• Confirm gallstones (ultrasound most cost-effective)

  • Treatment

    • Symptomatic (if seen during acute episode)

    • Elective cholecystectomy

      • Laparoscopic vs open

    • Other (rarely employed now)

      • Shock wave lithotripsy, dissolution agents

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Acute Cholecystitis DiseaseAcute inflammation of the gallbladderpresent

  • Clinical features

    • Epigastric, RUQ pain often persistent

    • May radiate to right shoulder, infrascapular

    • Tender RUQ, Murphy’s sign, rigidity, fever, tachycardia, chills may be present

  • Differential diagnosis

    • Any intraabdominal infection, hepatitis, pneumonia, perforated viscus, pyelonephritis

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Acute Cholecystitis Disease

  • Diagnosis

    • Compatible clinical picture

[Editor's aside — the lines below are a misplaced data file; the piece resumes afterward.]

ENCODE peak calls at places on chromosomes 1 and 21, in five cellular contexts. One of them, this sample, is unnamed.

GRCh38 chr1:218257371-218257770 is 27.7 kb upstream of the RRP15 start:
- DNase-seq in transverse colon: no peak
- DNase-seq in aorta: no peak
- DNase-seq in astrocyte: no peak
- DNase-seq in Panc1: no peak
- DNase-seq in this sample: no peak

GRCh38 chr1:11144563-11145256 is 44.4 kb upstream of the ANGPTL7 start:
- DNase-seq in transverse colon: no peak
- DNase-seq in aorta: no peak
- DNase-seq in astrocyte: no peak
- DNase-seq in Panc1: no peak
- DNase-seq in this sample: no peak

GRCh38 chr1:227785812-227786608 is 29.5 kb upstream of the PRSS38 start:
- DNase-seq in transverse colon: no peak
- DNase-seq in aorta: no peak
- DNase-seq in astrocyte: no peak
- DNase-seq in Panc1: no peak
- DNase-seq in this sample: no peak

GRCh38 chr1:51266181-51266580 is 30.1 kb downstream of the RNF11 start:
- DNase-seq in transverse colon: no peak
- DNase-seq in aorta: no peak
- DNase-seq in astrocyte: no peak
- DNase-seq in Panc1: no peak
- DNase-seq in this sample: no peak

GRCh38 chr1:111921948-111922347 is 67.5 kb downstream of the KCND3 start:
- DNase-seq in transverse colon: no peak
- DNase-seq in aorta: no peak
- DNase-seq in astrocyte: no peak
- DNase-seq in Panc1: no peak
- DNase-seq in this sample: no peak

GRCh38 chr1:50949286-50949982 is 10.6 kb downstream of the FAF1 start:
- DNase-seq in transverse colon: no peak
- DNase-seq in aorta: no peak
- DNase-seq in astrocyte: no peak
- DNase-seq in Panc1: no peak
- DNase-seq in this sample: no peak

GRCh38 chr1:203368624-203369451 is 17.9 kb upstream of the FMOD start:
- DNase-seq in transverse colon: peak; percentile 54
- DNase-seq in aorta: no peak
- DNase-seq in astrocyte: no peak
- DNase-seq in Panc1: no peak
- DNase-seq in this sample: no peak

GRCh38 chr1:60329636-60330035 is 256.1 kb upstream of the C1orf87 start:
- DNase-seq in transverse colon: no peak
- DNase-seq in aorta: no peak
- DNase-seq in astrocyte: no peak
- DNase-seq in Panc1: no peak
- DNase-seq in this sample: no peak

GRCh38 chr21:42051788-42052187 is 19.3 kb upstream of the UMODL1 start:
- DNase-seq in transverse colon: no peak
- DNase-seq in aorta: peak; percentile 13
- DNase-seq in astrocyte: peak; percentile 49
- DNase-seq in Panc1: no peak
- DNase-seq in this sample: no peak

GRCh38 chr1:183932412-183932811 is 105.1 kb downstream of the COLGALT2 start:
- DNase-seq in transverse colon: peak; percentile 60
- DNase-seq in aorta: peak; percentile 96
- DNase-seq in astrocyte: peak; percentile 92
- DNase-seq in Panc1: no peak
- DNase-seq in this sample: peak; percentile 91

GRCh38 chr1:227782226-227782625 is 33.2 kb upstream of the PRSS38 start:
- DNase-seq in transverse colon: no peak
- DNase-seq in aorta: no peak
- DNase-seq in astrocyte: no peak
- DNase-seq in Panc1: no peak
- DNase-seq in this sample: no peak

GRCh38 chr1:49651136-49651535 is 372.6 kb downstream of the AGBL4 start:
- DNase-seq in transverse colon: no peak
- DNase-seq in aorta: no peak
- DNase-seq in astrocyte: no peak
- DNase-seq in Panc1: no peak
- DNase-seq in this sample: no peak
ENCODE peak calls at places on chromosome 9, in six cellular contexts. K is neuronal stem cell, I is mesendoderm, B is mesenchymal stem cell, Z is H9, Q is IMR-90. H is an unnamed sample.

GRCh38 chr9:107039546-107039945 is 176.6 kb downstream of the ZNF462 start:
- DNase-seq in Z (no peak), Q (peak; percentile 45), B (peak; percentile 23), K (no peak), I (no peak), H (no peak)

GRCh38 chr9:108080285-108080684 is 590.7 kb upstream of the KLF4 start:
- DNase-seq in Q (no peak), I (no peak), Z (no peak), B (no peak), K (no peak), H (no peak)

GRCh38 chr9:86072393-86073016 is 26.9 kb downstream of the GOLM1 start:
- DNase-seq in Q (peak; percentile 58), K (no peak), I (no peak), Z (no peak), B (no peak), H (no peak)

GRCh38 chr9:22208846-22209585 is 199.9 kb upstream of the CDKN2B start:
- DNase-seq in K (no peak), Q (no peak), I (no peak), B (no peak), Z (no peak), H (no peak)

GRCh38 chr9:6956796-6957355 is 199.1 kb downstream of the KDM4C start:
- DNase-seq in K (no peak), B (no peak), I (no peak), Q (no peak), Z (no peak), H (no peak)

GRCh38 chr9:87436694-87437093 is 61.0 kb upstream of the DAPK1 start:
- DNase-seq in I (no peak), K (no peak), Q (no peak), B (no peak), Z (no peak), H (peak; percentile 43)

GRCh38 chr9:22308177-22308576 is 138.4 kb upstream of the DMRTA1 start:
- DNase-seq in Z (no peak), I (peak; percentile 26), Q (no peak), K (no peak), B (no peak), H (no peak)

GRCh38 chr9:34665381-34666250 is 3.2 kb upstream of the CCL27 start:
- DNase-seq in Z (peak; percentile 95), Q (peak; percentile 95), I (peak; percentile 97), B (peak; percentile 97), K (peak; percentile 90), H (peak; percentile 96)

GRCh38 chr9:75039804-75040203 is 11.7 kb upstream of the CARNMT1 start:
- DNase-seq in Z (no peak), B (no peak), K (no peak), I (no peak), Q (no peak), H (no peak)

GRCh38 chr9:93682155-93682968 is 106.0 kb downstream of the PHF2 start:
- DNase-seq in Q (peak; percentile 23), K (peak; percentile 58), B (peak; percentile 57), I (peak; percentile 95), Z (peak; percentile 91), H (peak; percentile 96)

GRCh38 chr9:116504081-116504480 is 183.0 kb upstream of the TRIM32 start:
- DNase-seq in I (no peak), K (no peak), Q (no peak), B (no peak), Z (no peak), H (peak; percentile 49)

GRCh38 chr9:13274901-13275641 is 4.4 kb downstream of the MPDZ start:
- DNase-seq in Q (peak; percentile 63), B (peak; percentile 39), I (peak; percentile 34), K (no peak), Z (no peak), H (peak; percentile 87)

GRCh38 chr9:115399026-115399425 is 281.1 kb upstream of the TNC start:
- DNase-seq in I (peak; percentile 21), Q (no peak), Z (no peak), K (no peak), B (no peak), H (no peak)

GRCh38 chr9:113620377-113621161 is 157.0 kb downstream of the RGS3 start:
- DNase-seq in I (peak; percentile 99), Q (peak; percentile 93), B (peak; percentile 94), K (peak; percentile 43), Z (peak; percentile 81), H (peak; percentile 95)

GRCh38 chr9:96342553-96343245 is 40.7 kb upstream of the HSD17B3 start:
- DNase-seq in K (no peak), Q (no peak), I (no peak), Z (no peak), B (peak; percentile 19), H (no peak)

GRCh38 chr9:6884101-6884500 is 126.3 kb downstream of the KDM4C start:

• White count, liver enzymes may be elevated

    • Radiology

      • X-ray abdomen (to exclude other pathologies, may see calcification RUQ)

      • Ultrasound (or CT, HIDA)

  • Treatment

    • Antibiotics (with gram –ve coverage)

    • Cholecystectomy

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Complications of Gallstones and Cholecystitis Disease

  • Compression of bile duct (Mirizzi’s syndrome)

  • Mucocele, empyema, emphysematous cholecystitis (air in gallbladder wall)

  • Gangrene, perforation, bile peritonitis

  • Cholecyst-enteric fistula (air in gallbladder lumen)

  • Gallstone ileus (small bowel obstruction)

  • Porcelain gallbladder (calcified gallbladder wall)

  • Carcinoma (rare)

  • Choledocholithiasis (about 10%)

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Choledocholithiasis DiseaseMost calculi originate from gallbladder; some primary. Symptoms and complications likely, therefore remove even if asymptomatic

  • Presentation

    • Biliary colic

    • Obstructive jaundice

    • Cholangitis

    • Pancreatitis

    • Secondary biliary cirrhosis